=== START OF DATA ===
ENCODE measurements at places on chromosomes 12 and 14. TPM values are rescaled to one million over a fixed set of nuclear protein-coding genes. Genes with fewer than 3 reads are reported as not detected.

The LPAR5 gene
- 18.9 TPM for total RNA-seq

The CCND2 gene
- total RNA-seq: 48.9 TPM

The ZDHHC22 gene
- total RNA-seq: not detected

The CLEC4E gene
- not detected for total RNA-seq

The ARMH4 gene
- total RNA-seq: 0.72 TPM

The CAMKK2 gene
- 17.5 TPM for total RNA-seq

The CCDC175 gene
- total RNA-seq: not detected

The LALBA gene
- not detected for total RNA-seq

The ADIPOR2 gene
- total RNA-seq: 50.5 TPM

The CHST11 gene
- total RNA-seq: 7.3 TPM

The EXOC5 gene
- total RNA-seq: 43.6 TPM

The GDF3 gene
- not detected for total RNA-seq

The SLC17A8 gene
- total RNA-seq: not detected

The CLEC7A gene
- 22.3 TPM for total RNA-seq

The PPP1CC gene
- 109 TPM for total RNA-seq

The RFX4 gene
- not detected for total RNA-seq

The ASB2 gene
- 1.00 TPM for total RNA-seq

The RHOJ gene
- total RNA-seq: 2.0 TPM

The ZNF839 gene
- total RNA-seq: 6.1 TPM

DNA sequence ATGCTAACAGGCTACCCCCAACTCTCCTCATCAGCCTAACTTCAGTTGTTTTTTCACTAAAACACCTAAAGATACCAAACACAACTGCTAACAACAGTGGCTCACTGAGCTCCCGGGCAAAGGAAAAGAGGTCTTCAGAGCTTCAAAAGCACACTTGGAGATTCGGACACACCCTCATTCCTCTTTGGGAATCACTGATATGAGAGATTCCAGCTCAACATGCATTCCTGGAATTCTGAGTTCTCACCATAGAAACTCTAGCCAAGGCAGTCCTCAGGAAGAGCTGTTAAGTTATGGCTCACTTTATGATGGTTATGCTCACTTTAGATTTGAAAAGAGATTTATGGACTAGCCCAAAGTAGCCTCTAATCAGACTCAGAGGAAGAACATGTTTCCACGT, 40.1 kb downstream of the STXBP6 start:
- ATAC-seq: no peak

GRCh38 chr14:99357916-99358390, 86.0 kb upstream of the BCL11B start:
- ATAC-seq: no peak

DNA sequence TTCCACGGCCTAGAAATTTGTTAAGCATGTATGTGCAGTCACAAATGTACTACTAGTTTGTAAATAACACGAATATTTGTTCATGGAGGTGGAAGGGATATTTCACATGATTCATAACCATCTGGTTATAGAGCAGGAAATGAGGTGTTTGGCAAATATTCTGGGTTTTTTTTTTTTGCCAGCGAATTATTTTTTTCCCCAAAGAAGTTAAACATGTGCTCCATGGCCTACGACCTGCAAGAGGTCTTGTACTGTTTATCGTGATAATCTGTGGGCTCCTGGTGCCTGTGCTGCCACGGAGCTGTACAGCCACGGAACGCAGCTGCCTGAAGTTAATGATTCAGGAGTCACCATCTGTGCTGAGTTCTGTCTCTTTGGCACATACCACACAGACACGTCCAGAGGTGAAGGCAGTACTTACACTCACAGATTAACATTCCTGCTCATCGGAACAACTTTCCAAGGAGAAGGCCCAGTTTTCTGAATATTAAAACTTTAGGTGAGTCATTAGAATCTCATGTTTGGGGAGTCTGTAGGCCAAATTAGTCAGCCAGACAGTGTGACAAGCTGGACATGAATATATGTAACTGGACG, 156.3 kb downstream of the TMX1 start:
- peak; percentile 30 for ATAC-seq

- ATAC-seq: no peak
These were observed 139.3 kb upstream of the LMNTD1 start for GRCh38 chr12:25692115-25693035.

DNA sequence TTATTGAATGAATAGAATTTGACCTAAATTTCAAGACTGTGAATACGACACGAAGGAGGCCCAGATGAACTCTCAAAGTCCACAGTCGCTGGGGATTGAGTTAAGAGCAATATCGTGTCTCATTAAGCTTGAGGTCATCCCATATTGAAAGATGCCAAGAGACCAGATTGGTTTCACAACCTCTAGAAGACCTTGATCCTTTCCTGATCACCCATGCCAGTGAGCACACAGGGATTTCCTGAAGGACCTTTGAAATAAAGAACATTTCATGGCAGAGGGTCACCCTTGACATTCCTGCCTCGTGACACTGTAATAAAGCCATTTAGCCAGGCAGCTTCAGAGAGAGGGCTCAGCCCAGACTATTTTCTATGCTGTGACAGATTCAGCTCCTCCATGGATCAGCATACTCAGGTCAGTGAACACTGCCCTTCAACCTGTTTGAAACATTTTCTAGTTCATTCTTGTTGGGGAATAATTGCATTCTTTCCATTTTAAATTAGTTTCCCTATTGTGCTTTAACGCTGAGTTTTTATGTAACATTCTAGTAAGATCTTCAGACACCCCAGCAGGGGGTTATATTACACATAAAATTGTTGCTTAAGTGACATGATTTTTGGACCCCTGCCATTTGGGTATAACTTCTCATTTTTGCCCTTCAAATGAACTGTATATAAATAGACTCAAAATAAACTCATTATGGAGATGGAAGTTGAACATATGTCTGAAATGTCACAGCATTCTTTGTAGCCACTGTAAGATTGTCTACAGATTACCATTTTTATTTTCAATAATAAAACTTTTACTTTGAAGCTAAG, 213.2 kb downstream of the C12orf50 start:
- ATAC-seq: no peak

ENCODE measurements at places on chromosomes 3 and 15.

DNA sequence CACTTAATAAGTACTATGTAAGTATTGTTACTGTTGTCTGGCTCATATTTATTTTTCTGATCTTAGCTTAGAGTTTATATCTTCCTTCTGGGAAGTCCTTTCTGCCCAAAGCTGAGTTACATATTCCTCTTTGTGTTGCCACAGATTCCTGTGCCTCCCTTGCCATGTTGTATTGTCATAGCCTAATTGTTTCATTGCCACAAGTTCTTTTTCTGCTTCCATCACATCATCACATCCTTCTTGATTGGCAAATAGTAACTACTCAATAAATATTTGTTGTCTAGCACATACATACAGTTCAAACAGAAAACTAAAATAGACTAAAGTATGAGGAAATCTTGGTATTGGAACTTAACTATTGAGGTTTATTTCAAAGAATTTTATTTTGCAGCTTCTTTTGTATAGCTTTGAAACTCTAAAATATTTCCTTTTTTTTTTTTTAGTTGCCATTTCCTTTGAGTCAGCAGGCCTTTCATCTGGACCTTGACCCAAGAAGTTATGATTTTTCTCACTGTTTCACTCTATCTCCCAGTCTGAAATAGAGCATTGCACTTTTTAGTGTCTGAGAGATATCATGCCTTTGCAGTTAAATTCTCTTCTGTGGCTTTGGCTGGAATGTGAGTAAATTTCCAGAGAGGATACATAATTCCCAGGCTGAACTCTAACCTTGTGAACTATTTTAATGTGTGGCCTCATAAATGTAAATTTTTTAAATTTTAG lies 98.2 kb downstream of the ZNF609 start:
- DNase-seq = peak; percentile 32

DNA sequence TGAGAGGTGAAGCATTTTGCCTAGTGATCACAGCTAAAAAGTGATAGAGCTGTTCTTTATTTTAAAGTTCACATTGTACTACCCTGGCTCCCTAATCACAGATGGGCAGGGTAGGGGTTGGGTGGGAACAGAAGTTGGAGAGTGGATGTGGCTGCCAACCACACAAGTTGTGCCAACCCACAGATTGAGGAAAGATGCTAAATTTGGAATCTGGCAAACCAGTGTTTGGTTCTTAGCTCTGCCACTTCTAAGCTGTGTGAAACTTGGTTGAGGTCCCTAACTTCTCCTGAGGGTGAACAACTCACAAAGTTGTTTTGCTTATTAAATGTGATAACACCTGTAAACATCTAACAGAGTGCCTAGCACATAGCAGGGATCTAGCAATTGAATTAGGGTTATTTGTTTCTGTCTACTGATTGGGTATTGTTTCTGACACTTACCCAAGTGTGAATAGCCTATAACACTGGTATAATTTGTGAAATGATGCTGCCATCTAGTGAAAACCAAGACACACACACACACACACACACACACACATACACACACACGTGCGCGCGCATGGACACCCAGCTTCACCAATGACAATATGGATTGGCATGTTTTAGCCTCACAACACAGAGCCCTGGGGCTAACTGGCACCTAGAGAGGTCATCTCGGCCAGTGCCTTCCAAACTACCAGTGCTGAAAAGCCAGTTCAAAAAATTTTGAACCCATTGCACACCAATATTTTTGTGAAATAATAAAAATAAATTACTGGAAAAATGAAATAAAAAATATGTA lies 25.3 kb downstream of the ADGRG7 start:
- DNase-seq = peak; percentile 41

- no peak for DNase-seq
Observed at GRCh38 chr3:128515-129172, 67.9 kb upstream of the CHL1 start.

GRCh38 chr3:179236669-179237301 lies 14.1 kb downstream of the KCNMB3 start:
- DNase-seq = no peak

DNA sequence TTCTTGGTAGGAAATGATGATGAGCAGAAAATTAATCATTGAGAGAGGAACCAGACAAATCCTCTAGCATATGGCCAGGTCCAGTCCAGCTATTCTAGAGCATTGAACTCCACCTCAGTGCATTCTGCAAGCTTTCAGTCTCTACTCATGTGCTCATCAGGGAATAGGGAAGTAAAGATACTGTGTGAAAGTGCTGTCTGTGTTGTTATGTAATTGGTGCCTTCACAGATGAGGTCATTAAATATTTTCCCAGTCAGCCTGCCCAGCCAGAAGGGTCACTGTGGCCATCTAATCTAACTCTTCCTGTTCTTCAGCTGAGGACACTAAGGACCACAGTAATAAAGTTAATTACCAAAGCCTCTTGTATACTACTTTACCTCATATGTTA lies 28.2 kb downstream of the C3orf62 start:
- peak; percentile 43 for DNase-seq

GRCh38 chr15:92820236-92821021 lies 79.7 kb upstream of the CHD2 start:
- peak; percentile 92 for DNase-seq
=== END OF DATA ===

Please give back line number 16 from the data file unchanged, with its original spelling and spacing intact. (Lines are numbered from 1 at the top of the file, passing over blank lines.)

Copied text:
The LALBA gene